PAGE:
The Key to a Great Story – ‘Voyage and Return’ Plot


dawn treader

I talk a lot about Tolkien. So you won’t be surprised when I mention that The Hobbit is a classic example of a Voyage and Return plot. You’ll probably be more surprised to find out though that in truth I really don’t like the Hobbit. As a child it was ‘The Silmarillion’ that captured my imagination. It is only as an adult (helped by Martin Freeman, Richard Armitage and Orlando Bloom) that I now appreciate that the Hobbit is a really great story. It’s just not as epic as Lord of the Rings.

While the Hobbit epitomises the Voyage and Return plot, for me C.S. Lewis’ ‘Voyage of the Dawn Treader’ captures the ideas of this type of storyline even better. The film has more of a quest plot than the original material in the book, but the journey of Eustace Scrubb is the classic example of a voyage and return journey.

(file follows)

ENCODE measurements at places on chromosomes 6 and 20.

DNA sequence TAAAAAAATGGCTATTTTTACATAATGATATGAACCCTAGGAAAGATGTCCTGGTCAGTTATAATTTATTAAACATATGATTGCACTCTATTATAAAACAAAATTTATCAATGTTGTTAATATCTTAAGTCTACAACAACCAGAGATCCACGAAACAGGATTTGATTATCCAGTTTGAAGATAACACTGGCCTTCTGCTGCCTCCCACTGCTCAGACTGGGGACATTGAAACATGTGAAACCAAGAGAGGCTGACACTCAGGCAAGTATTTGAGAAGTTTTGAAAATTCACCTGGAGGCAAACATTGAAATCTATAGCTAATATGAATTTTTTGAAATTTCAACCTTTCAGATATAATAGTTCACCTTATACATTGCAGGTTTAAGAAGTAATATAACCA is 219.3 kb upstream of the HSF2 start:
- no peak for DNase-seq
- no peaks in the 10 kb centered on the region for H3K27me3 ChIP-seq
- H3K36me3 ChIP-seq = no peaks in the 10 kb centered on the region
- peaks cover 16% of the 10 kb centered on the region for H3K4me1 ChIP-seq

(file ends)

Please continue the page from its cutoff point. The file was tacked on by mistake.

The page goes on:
Edmund and Lucy are just along to have another adventure in Narnia this time on the open sea, but Eustace is very much there against his will. Bilbo Baggins while reluctant and more than a little bit frightened at times, Eustace is just down right angry that he’s been brought along. He is absolutely indignant about the situation that he has found himself in. When he comes across some gold, he decides to try and get himself a little bit of ‘reward’ for all of his troubles. He gets turned into a dragon and taught humility.

For Eustace, he didn’t get to come back from Narnia with gold, but he does come back a better person. The voyage has given him experience to recognise that he needs to change his attitude. That is the entire basis of these sorts of stories. Going on an adventure and coming back to life with more experience of the wider world.

Yes this does happen to Bilbo too, but it is with a horror hanging over his head. He comes back with the One Ring too, something that will consume him bit by bit, and then do the same to Frodo as well. While I love Tolkien, on this particular occasion in my opinion, Lewis did a better job.


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